Sunday, October 30, 2011

Where Have All the Flowers Gone?

Oil on Canvas
6 x 8

I've taken to carrying a plastic bag and small pair of scissors in my pocket when heading out for my neighbourhood walk, just in case I see something suitable to go into a still life setup. Starting off at a brisk pace and focused on getting cardio benefits, I can soon be distracted by some gem of nature, like berries or ferns. So, I will slow down to clip off bits of  plants and flowers and drop them in my bag. Not so natural, but still intriguing was one of my finds yesterday, an empty rum bottle, 92 proof, with a hula girl on the label. The small (375 ml), flat bottle is what we used to call a mickey - a Canadian term, perhaps out of use now. I wonder what a current term is for those little flat bottles. Any ideas out there? 

Today's painting title is from the often-covered folk song, Where Have All the Flowers Gone? written by Pete Seeger. My link takes you to Johnny Rivers' great version.

Wednesday, October 26, 2011

Autumn Brown-eyed Susans

Oil on Canvas  6"x 6"

On Monday, when I showed my never-misses-a-beat hubby, Ian, the Pass the Salt painting, he pointed out that I've painted that salt shaker/tomato combination before.

"I know," I said, barely concealing a childish whine.

"Give me something new," he said.

As he turned back to his laptop, I rolled my eyes ever so slightly. In the moment of such an interchange, it is hard to say your partner is right, but that afternoon, I visited a consignment store to search for new still life objects.

This chubby copper vase appealed to me and on my next morning walk, I picked a few stems from the last stand of "brown-eyed susans". That was my mom's name for rudbeckia and I thought of her while I painted them. She still likes flowers despite losing a grasp on reality due to her Alzheimer's disease.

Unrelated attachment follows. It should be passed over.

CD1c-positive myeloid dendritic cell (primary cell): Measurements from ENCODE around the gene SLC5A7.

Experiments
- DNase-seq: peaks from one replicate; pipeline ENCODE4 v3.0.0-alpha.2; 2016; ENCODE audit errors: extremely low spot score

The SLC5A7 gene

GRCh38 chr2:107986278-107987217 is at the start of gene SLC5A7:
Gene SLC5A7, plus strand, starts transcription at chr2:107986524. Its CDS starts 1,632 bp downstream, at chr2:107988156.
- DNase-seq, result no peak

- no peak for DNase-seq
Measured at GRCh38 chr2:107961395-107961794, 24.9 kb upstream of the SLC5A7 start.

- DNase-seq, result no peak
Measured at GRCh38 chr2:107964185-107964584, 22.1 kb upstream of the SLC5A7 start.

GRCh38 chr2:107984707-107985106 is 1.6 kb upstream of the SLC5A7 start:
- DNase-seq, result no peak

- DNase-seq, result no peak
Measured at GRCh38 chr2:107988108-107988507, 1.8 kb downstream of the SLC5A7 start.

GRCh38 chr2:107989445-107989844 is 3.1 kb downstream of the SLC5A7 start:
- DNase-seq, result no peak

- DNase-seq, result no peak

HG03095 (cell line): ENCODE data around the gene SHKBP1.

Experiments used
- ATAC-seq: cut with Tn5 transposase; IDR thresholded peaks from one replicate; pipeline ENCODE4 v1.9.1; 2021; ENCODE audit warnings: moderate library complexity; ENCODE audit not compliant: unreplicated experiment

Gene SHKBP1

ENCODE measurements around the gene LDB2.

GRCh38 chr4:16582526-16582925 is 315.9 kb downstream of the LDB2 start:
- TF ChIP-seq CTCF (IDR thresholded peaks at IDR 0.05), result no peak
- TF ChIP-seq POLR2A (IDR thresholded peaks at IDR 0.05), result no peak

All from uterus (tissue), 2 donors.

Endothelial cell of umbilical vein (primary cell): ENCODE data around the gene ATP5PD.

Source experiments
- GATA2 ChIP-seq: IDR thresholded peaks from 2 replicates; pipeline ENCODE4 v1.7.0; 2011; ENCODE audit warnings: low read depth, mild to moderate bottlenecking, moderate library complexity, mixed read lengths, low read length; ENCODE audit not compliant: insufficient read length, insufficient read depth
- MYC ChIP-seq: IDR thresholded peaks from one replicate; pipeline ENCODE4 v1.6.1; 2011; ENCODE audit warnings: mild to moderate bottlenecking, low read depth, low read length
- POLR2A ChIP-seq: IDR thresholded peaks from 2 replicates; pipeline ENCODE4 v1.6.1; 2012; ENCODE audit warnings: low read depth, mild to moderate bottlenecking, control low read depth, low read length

Thanks, Ian for being honest with your reactions to my paintings. I promise to never roll my eyes at you again. (Fingers crossed behind my back).

Sunday, October 23, 2011

Pass the Salt, Please

Oil on Canvas
6 x 6

Perhaps you've noticed - I'm getting back into the swing of still life paintings by working on almost-daily small format pieces. This salt shaker has special meaning for me as it comes from North Mart in Iqaluit where my oldest daughter, Anna, lives, far away from Vancouver. Another place far away is Romania. What's the connection there? Well, my blog statistics show that I had 56 viewers from Romania last week! I haven't been able to figure out why yet. Maybe a Romanian blogger posted a link to my blog.

Greetings to all you Romanians and other world citizens reading this. Enjoy the last week of October. 

Thursday, October 20, 2011

Big Apple

Oil on Canvas Board
6 x 8

A short note today. Composition and ellipses were both my focus on this one. I enjoyed painting the cast shadows of the fruit and the reflections in the blue jar. 

Monday, October 17, 2011

Debbie's Deceptively Cheery Apples

Oil on Board, 6 x 8

This week, I've been painting simple still lifes in the makeshift studio that I set up at my sister's house. Debbie's guest room has a perfect north facing window that allows me to paint in natural light, without spotlights or overheads. The crab apple tree, laden with dozens of the yellow-green beauties, is right outside that window. The apples look cheery and inviting, but they are far too sour to eat.

A tip of the hat to accomplished artist Carol Marine, whose influence shows clearly in this painting.

Saturday, October 01, 2011

Power to the People

Oil on Wood Panel
6 x 8"

The raised fist has been a symbol for many causes throughout history, often standing for human rights of the oppressed. I started this painting as something playful - thinking of the game Rock, Paper, Scissors, but the image took on a more powerful feeling. As I was considering a title for the finished piece, the first thing that came to mind was John Lennon's song, Power to the People.

This week, I am delighted to be the host of a painters' challenge on the Daily Paintworks website. My raised fist formed the basis of The Hand Challenge.